From the papers filed by the Government in this case, the Court finds the following undisputed material facts: Mr. Daniel Willard's letter dated September 18, 1917, addressed to the Chief of Staff of the United States Army, Gen. Hugh L. Scott, reveals that he was authorized by the Secretary of War to raise and equip a force of approximately two hundred and fifty railroad officers to go to Russia at once for the purpose of acting as instructors of various divisions of the Russian Railroad. Mr. Willard's letter further revealed that the Secretary of War instructed Mr. S.M. Felton (The Director General of Railways, Corps of Engineers, United States Army), working in conjunction with the Chief of Engineers of the United States Army to arrange the details, such as furnishing these men with uniforms. Grades were provided for these railroad men from second lieutenant to colonel. Plaintiffs without exception are in the lower grades. They were given War Department forms on which to apply for commissions in the Officers Reserve Corps. They received direct commissions, photocopies of which are set forth as exhibits to plaintiff's affidavit on the stationery of the War Department, The Adjutant General's Office, which read individually as follows:


Harry Lester Hoskin,




You are hereby informed that the President of the United States has appointed you, SECOND LIEUTENANT in the RUSSIAN RAILWAY SERVICE CORPS, organized under authority of the PRESIDENT OF THE UNITED STATES, to rank as such from November first, one thousand nine hundred and seventeen.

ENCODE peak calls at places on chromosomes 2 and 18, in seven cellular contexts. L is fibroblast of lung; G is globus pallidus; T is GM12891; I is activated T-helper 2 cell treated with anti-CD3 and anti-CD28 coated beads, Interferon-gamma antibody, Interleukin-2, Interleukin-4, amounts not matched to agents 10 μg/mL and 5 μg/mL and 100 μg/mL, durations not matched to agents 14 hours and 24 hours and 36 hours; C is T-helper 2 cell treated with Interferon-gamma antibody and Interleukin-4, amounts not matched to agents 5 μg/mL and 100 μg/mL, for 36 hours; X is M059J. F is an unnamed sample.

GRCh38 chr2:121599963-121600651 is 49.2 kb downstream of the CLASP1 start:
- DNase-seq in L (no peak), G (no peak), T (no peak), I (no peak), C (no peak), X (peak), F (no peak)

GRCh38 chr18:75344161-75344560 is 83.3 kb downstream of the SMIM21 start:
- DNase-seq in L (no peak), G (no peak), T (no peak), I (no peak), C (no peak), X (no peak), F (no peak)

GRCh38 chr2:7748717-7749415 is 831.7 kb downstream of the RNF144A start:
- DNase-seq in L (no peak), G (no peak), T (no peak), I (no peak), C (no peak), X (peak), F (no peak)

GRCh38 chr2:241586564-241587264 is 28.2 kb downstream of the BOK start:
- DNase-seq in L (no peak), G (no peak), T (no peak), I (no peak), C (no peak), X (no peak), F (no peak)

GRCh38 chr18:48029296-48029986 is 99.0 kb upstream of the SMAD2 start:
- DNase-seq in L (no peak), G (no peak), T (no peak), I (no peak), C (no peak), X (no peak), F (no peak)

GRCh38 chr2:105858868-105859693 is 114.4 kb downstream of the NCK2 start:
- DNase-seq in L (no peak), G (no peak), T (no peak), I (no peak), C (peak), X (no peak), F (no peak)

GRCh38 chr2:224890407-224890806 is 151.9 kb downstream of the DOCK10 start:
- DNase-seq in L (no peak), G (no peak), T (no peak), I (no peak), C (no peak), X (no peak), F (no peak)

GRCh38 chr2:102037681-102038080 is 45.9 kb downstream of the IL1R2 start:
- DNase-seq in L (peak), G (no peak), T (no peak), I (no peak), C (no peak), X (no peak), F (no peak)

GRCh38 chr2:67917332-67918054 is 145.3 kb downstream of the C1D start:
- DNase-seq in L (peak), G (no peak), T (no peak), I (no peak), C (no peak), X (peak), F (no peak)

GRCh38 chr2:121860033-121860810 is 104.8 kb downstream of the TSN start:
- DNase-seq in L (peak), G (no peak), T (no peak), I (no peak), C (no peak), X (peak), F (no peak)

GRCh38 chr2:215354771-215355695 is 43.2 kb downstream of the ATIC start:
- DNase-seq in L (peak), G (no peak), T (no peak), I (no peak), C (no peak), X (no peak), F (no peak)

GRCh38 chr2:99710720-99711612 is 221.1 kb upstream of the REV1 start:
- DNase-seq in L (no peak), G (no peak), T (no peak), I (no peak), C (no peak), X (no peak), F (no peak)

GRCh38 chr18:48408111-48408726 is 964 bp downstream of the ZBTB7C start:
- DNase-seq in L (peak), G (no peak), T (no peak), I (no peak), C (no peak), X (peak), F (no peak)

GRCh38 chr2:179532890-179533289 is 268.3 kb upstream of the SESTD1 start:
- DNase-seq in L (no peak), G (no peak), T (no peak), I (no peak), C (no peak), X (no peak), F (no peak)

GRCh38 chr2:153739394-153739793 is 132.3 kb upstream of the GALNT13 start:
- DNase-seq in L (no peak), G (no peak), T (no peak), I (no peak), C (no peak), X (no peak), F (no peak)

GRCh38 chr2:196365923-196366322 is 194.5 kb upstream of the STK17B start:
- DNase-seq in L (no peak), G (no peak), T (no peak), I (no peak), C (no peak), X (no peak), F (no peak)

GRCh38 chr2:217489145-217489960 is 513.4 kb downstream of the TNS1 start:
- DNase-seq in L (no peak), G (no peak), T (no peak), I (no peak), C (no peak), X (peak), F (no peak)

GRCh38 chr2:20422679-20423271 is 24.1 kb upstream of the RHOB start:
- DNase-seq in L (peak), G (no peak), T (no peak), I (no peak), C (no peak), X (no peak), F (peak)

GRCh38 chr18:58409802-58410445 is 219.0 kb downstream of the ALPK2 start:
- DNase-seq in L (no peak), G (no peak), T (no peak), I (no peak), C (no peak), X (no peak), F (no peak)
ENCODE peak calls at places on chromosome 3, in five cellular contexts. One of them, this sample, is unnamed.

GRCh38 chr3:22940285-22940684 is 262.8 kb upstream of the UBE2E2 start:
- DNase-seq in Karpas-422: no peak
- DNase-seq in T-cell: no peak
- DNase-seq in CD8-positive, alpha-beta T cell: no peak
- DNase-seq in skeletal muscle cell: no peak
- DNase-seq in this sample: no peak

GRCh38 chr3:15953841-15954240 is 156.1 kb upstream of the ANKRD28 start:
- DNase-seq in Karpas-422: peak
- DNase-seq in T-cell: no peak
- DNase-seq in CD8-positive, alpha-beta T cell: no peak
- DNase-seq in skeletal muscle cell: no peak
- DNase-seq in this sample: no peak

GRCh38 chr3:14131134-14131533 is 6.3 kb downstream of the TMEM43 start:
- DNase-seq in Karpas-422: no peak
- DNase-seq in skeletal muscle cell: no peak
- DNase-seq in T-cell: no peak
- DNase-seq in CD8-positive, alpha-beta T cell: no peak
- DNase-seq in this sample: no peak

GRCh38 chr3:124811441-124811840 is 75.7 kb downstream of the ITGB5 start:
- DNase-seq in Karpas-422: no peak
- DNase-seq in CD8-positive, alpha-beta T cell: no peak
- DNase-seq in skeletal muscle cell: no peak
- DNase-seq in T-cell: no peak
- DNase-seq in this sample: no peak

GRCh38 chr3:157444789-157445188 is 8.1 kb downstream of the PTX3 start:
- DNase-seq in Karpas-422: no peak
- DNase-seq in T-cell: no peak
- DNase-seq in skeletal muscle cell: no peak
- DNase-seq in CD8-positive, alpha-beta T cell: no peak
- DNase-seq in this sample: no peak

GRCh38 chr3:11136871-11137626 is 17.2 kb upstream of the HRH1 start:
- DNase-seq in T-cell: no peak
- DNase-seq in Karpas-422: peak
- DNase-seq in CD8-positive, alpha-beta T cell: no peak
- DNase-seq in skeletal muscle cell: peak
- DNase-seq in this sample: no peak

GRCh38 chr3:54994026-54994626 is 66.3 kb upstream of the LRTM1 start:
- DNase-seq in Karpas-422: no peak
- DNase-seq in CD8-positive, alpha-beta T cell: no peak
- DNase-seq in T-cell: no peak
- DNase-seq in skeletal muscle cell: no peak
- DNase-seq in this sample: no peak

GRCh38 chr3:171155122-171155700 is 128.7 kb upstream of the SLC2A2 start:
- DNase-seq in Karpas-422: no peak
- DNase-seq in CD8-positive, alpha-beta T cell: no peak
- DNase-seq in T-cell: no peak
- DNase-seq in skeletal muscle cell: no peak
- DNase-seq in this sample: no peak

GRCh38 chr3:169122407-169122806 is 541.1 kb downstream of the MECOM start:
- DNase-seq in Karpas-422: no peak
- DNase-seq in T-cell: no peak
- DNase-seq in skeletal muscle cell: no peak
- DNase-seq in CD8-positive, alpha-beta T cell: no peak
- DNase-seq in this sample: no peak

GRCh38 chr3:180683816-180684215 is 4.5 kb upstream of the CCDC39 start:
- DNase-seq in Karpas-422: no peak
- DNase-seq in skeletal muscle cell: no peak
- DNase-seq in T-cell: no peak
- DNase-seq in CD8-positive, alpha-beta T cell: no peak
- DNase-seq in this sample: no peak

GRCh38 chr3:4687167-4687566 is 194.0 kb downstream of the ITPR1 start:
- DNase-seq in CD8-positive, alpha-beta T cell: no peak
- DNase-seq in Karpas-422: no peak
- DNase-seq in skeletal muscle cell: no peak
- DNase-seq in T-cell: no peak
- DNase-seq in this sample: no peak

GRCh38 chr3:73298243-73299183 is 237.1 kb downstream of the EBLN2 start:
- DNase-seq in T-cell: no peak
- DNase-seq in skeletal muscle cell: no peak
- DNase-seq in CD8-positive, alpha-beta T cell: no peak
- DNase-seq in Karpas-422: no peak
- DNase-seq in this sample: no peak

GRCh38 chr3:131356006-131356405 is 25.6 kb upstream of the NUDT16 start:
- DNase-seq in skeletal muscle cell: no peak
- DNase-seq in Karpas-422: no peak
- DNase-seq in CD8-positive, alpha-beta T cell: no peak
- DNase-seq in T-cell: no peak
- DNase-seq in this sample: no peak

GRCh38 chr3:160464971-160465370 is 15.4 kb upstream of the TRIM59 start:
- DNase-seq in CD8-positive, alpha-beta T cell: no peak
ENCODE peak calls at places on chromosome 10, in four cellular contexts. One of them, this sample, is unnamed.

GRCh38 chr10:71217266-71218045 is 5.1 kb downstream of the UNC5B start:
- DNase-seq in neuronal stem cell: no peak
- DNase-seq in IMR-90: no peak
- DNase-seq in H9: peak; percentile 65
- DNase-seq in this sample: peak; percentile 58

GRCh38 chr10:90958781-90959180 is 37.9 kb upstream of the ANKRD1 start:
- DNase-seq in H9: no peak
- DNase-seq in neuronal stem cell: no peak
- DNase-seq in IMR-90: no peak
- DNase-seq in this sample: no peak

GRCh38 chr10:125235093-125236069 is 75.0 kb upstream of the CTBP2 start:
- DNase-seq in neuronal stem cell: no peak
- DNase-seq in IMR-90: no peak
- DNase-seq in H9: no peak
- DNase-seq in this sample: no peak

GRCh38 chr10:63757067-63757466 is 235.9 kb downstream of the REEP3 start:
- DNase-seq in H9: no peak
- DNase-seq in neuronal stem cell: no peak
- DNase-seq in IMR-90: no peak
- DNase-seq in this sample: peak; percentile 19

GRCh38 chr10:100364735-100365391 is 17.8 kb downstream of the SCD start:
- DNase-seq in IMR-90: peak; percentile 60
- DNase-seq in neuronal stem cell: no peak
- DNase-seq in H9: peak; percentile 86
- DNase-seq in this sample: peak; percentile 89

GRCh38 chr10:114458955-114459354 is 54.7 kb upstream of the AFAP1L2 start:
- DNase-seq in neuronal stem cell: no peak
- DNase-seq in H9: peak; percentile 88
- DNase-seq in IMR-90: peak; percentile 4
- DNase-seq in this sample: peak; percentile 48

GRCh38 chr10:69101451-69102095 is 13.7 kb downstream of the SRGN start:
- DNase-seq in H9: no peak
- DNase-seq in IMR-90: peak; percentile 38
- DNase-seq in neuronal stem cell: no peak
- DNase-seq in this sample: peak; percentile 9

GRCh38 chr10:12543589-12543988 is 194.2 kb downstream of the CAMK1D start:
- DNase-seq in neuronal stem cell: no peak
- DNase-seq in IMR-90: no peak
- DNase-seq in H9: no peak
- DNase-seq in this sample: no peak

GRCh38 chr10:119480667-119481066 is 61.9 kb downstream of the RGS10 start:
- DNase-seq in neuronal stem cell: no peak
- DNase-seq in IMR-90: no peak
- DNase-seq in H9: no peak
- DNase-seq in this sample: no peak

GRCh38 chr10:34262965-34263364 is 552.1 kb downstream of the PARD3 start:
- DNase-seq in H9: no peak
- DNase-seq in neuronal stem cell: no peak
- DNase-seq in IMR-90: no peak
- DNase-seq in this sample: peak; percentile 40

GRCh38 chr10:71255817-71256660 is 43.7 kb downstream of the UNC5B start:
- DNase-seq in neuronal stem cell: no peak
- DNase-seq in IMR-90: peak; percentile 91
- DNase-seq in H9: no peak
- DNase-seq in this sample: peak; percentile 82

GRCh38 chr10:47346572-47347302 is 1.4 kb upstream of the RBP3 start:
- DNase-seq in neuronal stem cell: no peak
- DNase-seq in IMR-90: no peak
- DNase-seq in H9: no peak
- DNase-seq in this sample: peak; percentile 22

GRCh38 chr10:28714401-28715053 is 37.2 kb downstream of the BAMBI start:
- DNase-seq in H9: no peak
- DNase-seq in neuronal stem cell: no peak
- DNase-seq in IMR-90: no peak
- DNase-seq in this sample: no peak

Immediately on receipt hereof, return the acceptance herewith enclosed, properly filled in, subscribed and attested.


/s/ Adjutant General.

 Thereafter, on the 21st of January, 1920, following service in Siberia, the Adjutant General addressed the plaintiff


Lieutenant Harry L. Hoskin


c/o Chief of Engineers


Room 2709


Munitions Building


Washington, D.C.


Subject: Resignation


The Secretary of War accepted your resignation as second lieutenant in the Russian Service Corps January 4, 1920.


/s/ Adjutant General.

 From the Government's papers, the following additional material facts are found:

 By letter dated October 6, 1917, Brig. Gen. Black, the Army's Chief of Engineers, set forth the authorized ranks of the Russian Railway Service Corps and indicated that they were to be paid by the Russian Government. The Russian Ambassador by letter dated October 10, 1917, addressed to the Assistant Secretary of the Treasury, authorized payment to these men from funds to the credit of the Russian Government. The compensation paid plaintiffs was slightly in excess of compensation paid Army ranks generally. Plaintiffs were issued regulation Army uniforms. *fn3" United States Army insignia, *fn4" including that specified for the Corps of Engineers was authorized and was worn. The initials R.R.S. (Russian Railway Service) were also worn. They were armed with regulation Army sidearms. Upon arrival in Siberia, they assisted in the movement of troops and supplies of the Allies and the provisional or Kolchak government. They also assisted in the evacuation of troops and refugees when the Kolchak government was driven back and in the transport of the Czech-Slovak contingent through Siberia. With the collapse of the Kolchak government, these plaintiffs were evacuated from Siberia with other American troops. The last American transport left Vladivostok April 1, 1920.